The Hippo pathway is a conserved regulator of organ size. Our lab has shown that this pathway is central for controlling the quiescence of liver progenitor cells, and that its loss leads to massive liver overgrowth and development of both major types of liver cancer (hepatocellular carcinoma and cholangiocarcinoma). The lab is studying the circuitry of the Hippo pathway in liver progenitor cells and the key mediators of tumorigenesis downstream of this pathway.

Research Positions

Research Positions at the Bardeesy Laboratory

Postdoctoral Position - Bardeesy Lab

A Postdoctoral Research Fellow position is available to study molecular pathways in the pathogenesis of pancreatic and liver cancer, focusing regulators of cell metabolism and epigenetics.  The candidate is expected to have a PhD in the biological sciences, and be highly motivated with expertise in basic molecular biology and biochemical techniques. The Fellow will have simultaneous academic appointments at the Massachusetts General Hospital and Harvard Medical School.  Studies will involve the use of a number of genetic and biochemical approaches, including genetically engineered mouse models, primary epithelial cell systems, genome-wide analyses, and in vitro genetic screens to study the interplay of epigenetics and metabolism governing cancer initiation and progression.  The position provides a rich intellectual environment within a group of young investigators at the MGH Cancer Center and Center for Regenerative Medicine, with full integration into the large research communities of the Massachusetts General Hospital and Harvard.

Please email a brief cover letter and CV to:

Nabeel Bardeesy, PhD
Massachusetts General Hospital Cancer Center
Harvard Medical School
CPZN 4216
185 Cambridge St.
Boston, MA 02114

nelbardeesy@partners.org

 

Publications

View a list of publications by researchers at the Bardeesy Laboratory.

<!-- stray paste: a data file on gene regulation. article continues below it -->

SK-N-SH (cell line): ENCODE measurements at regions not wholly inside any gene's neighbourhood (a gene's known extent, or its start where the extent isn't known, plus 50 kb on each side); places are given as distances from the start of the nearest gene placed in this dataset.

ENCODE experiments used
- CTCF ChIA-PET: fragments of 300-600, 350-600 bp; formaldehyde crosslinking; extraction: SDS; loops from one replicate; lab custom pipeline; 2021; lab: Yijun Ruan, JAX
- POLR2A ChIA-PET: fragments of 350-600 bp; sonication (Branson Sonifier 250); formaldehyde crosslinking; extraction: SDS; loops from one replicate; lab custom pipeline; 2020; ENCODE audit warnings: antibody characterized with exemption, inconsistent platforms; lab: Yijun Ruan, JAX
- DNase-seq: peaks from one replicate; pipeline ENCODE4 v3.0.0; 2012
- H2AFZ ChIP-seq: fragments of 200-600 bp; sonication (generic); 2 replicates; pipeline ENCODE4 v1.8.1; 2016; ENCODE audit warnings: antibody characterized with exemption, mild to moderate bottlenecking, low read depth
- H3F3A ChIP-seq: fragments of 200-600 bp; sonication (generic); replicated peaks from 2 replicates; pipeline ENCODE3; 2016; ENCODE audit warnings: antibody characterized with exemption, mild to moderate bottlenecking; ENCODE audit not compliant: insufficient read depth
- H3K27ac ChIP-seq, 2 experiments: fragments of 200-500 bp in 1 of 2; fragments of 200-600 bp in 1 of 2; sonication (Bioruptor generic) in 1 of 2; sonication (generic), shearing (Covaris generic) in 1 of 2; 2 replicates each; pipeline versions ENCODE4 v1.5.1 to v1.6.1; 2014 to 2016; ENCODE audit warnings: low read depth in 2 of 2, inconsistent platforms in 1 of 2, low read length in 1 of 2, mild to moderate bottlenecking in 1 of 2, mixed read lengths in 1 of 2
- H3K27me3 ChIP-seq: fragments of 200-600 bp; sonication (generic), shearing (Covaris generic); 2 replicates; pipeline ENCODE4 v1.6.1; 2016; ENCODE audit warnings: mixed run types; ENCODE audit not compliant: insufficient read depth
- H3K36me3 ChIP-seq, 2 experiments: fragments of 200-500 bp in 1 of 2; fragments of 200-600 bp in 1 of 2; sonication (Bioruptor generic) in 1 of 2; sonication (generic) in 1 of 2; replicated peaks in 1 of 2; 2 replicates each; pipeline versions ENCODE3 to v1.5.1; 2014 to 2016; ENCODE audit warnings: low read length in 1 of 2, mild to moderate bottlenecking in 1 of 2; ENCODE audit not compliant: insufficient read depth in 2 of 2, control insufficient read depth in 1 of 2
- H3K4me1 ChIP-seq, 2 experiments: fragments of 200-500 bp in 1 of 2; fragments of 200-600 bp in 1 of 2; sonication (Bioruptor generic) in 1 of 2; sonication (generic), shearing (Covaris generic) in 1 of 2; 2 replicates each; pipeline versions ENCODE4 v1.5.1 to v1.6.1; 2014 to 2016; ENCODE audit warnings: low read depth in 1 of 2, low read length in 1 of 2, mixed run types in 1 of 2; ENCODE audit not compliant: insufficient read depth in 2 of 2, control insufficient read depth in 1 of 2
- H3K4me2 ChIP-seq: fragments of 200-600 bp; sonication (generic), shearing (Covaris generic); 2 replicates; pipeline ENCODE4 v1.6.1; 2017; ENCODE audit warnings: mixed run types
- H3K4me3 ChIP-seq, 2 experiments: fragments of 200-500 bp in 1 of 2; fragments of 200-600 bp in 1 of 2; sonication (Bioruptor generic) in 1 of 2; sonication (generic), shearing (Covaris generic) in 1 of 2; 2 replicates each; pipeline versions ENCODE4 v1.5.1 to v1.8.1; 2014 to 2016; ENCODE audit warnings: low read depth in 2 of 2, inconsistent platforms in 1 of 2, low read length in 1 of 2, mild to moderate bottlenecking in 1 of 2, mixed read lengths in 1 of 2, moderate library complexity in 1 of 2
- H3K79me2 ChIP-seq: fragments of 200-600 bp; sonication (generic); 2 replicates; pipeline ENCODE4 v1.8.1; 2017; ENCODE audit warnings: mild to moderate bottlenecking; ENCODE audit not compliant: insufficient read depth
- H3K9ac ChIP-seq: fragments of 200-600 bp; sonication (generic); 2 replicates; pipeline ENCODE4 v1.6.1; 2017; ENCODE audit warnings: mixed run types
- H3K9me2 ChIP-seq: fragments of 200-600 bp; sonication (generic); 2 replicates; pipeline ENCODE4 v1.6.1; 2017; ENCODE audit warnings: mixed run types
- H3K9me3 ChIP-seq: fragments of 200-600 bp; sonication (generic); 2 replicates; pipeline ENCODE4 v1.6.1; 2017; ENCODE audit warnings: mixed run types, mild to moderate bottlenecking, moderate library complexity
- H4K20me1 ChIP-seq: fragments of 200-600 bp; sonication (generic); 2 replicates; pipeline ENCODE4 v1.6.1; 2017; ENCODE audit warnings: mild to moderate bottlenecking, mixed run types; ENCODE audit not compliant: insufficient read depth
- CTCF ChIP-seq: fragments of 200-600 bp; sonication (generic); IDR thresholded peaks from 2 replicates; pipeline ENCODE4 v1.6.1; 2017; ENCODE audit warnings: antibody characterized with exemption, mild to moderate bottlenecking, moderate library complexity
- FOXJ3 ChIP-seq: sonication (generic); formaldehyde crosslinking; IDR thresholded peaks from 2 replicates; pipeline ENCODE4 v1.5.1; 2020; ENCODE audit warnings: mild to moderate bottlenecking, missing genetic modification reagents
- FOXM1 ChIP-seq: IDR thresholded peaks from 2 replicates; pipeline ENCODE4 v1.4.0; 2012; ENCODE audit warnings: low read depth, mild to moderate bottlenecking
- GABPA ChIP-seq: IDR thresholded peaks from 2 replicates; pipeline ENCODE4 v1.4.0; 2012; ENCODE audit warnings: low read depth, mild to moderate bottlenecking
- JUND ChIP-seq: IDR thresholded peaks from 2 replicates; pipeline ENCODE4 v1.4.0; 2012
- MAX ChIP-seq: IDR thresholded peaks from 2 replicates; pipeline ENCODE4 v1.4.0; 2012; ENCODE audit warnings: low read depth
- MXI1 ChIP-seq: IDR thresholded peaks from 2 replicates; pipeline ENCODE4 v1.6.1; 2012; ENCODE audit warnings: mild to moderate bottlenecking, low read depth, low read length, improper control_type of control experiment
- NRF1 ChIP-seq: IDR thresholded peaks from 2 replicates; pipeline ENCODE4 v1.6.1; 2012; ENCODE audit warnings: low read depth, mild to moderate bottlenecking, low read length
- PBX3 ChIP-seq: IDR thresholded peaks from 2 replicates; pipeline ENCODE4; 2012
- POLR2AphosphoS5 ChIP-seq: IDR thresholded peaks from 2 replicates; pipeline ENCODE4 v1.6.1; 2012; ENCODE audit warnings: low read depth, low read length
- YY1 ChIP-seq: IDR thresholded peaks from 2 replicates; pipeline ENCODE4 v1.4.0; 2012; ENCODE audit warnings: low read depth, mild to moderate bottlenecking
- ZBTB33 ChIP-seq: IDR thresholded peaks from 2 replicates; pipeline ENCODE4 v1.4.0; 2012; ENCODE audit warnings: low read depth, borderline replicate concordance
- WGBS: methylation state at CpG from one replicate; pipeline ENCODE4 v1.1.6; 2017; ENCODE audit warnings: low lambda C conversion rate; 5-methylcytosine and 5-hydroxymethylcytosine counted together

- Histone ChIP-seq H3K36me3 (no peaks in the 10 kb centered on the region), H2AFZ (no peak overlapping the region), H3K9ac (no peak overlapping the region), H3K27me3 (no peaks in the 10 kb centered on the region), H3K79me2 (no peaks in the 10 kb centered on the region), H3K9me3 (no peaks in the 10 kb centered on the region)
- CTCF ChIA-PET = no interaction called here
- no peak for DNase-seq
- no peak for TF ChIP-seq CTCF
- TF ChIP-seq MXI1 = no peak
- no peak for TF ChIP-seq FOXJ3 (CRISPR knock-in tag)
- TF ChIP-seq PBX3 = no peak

Select Publications:

Kottakis F, Nicolay BN, Roumane A, Karnik R, Nagle, J Boukhali M, Hayward MC, Li YY, Chen T, Liesa M, Hammerman PS, Wong KK, Hayes DN, Shirihai OS, Dyson, NS, Haas W, Meissner A, Bardeesy N*. LKB1 loss links the serine metabolism to DNA methylation and tumourigenesis. Nature (2016) in press.

Saha SK, Gordan JD, Kleinstiver BP, Vu P, Najem MS, Yeo JC, Shi L, Kato Y, Levin RS, Webber JT, Damon LJ, Egan RK, Greninger P, McDermott U, Garnett MJ, Jenkins RL, Rieger-Christ KM, Sullivan TB, Hezel AF, Liss AS, Mizukami Y, Goyal L, Ferrone CR, Zhu AX, Joung JK, Shokat KM, Benes CH*, Bardeesy N*. Isocitrate Dehydrogenase Mutations Confer Dasatinib Hypersensitivity and SRC Dependence in Intrahepatic Cholangiocarcinoma. Cancer Discov. 2016 Jul;6(7):727-39.

Kugel S, Sebastián C, Fitamant J, Ross KN, Saha SK, Jain E, Gladden A, Arora KS, Kato Y, Rivera MN, Ramaswamy S, Sadreyev RI, Goren A, Deshpande V, Bardeesy N, Mostoslavsky R. SIRT6 Suppresses Pancreatic Cancer through Control of Lin28b. Cell. 2016 Jun 2;165(6):1401-15.

Perera RM, Stoykova S, Nicolay BN, Ross KN, Fitamant, J, Boukhali M, Lengrand J, Deshpande V, Selig MK, Ferrone CR, Settleman J, Stephanopoulos G, Dyson NJ, Zoncu R, Ramaswamy S, Haas W, Bardeesy N*. Transcriptional control of the autophagy-lysosome system drives amino acid metabolism in pancreatic cancer. Nature 2015 July 13.

Fitamant J, Kottakis F, Benhamouche S,  Tian  H,  Chuvin  N,  Parachoniak CA, Nagle J, Perera RM, Deshpande  V,  Zhu AX, Lai A, Min B,  Hoshida Y, Avruch J, Sia D, Camprecios G, McClatchey AI, Llovet JM, Morrissey D, Raj L, Bardeesy N*. YAP inhibition restores  hepatocyte  differentiation in advanced HCC leading to tumor regression. Cell Rep. 2015 Mar 10. pii: S2211-1247(15)00173-4.

Saha S, Parachoniak C, Ghanta KS, Fitamant J, Ross K, Najem MS, Gurumurthy S, Akbay EA, Sia D, Cornella H, Miltiadous O, Walesky C, Deshpande V, Zhu AX, Hezel AF, Yen K, Straley K, Travins J, Gliser C, Ferrone CR, Apte U, Llovet JM, Wong KK, Ramaswamy S, Bardeesy N*. Mutant IDH inhibits HNF4a to block hepatocyte differentiation and pro¬mote biliary cancer. Nature. 2014 Sep 4;513 (7516):110-4.

*Co-corresponding  authors